Political insiders have long known that the best way to predict the results of American elections is to follow the Iowa political markets, on which anybody can buy "shares" in outcomes of particular races. Trading on the 2008 Presidential race has been open since June 2006, and the stock prices are quite interesting. For the category of winner-take-all, one buys shares in either the Republican or Democratic candidate. One share of the Democrat returns a dollar if a Democrat wins and nothing if a Republican wins, and vice-versa. If the odds were even money, then Democratic and Republican shares would both be trading at $0.50.
As it happens, the Democratic candidate has been ahead almost continuously since this market opened in June. However, in mid-November, the Republican candidate started to gain ground and essentially pulled even on November 19. Since then, the Republican price has fallen fairly continuously, while the Democratic price has risen. As of yesterday, the split was close to 55-45. What explains the rise and then the fall of Republican fortunes?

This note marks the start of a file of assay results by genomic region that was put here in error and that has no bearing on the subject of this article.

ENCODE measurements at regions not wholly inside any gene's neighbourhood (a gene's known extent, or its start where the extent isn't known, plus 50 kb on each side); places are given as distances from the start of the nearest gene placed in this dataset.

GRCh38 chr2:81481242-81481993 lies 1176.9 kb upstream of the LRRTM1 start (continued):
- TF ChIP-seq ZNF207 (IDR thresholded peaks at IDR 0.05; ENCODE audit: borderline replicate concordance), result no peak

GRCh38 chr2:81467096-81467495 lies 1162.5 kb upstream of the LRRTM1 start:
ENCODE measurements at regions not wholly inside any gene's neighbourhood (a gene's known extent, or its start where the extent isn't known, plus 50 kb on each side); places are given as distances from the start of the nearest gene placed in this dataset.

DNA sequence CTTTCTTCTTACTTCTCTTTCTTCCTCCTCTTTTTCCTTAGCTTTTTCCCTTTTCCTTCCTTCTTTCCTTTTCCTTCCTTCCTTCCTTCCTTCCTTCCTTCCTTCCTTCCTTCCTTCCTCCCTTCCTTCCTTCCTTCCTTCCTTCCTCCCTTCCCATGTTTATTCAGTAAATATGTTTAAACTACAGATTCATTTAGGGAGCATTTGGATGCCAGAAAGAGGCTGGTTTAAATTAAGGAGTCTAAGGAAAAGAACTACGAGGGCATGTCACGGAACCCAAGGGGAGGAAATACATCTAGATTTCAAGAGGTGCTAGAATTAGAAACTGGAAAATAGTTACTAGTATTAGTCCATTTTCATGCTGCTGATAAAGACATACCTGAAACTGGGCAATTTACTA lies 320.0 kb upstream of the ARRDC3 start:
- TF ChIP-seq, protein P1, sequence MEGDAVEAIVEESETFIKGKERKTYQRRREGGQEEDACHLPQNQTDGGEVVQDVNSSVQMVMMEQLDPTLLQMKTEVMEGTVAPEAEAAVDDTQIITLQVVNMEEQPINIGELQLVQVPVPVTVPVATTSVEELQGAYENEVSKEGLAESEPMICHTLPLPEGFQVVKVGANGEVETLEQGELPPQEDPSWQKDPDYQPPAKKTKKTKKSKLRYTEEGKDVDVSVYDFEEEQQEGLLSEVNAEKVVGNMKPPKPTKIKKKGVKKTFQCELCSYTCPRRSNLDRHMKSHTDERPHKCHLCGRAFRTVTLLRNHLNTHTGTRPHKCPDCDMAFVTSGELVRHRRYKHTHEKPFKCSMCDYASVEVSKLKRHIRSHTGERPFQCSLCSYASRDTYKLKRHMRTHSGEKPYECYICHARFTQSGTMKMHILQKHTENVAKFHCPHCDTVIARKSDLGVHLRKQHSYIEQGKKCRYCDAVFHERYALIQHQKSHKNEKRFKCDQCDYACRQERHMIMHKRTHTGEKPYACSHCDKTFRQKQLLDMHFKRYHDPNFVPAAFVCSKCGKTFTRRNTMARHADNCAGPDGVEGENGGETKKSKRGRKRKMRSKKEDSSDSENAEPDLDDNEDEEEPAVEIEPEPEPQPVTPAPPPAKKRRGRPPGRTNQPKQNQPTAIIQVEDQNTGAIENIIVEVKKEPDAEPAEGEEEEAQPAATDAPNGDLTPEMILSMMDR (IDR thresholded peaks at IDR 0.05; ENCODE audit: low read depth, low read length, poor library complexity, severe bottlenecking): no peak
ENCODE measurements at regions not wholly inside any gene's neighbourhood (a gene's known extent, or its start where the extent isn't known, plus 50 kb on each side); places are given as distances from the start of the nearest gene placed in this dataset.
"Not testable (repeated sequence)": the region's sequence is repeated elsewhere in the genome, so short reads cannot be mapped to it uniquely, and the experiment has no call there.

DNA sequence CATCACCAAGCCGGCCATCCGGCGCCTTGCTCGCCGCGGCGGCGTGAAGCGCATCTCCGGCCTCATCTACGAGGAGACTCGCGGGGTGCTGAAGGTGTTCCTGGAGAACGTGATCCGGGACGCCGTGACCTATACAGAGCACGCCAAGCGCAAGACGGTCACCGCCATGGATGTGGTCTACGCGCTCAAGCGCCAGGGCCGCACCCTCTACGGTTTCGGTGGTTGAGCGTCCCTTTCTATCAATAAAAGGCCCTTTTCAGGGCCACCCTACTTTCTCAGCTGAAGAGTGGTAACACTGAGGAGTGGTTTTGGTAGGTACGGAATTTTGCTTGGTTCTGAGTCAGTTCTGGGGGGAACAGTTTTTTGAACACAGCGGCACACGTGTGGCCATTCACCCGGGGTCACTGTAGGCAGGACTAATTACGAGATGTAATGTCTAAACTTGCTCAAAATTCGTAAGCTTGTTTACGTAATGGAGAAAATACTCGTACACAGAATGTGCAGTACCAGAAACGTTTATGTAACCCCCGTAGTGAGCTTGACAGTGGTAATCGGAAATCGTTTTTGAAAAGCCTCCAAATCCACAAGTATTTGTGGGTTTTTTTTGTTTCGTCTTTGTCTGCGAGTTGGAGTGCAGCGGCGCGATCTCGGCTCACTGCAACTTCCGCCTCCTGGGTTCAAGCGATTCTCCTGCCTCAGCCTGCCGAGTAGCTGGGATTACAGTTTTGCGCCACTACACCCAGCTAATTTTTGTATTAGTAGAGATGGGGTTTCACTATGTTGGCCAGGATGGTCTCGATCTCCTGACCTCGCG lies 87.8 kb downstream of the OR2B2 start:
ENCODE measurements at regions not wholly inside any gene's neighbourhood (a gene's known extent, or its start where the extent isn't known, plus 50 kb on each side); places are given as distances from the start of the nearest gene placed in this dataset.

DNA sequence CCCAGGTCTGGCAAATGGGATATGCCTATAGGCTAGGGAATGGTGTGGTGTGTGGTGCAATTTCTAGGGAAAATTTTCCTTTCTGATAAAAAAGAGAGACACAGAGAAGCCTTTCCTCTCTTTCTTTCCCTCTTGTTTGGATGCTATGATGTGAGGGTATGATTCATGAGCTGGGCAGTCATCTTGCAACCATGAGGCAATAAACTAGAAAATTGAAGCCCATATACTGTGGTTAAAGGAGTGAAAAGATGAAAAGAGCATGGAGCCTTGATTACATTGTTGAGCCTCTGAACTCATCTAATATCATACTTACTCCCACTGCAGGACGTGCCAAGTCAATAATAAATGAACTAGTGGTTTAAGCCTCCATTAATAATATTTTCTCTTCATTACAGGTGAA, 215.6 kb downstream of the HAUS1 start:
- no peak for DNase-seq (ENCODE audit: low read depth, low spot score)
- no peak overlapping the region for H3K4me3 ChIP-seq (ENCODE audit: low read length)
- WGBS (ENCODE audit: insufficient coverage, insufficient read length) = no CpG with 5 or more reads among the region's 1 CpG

Although conventional wisdom holds that economic issues usually decide Presidential elections, there has been no major economic news in the relevant period. However, there have been significant developments with respect to Iraq policy. During mid-November, after Secretary Rumsfeld resigned and President Bush was indicating that he would take the advice of the Iraq Study Group, political investors may have thought that the U.S. would have sufficiently extricated forces from Iraq by November 2008 that the war would not be the decisive issue. Since then, as Bush has made plain his plans for troop increases, fewer investors believe this. If I'm reading the data correctly, people who are betting real money on the question think that Iraq will be an albatross for whoever is the Republican candidate in '08. And that means these usually-savvy investors do not think that the "surge" will be temporary.